Global Health Unit
The Global Health Unit (GHU) coordinates the Division of Foodborne, Waterborne, and Environmental Diseases’ (DFWED) global health activities. GHU helps to facilitate DFWED’s global vision to improve public health through building and strengthening capacity to prevent, detect, and respond to diseases caused by contaminated food, water, and fungi. The team works with many external partners and CDC programs to strengthen outbreak detection and surveillance systems.
Improve and promote global health preparedness by building capacity and developing enhanced surveillance systems to prevent, detect, and respond to foodborne, waterborne, and environmental diseases.
Ensure that all countries have the resources to prevent, detect, and respond to foodborne, waterborne, and envionmental diseases as well as support our global partners in developing effective strategies to control the spread of disease and stop outbreaks.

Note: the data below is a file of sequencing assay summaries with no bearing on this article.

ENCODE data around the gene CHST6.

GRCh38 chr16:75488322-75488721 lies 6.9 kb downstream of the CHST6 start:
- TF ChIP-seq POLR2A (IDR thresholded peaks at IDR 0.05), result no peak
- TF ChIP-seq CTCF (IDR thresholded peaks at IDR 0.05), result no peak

Diarrheal Diseases from Contaminated Food
- Almost 1 in 10 people worldwide get sick every year from eating contaminated food; 420,000 die as a result.
- 550 million people get sick and 230,000 die from diarrheal diseases every year. This is more than half of all foodborne diseases worldwide.
- Children younger than 5 are at high risk from foodborne disease; 220 million get sick and 96,000 die every year.
Diarrheal Diseases from Contaminated Water
- Globally, at least 2 billion people use a drinking-water source contaminated with feces.
- Unsafe drinking-water is estimated to cause 502,000 diarrheal deaths each year.
- An estimated 842,000 people die each year from diarrhea as a result of unsafe drinking water and inadequate sanitation and hand hygiene.
Where We Work
The Global Health Unit helps other countries increase their ability to prevent, detect, and respond to diseases from contaminated food, water, and environmental sources. The Global Health Unit (GHU) works with programs within the Center for Global Health (CGH) to address diseases all around the world, as part of its work to protect the health of U.S. citizens. The unit has focused on the following African, Asian and North and South American regions within the last three years. Please visit the PulseNet International page for more information.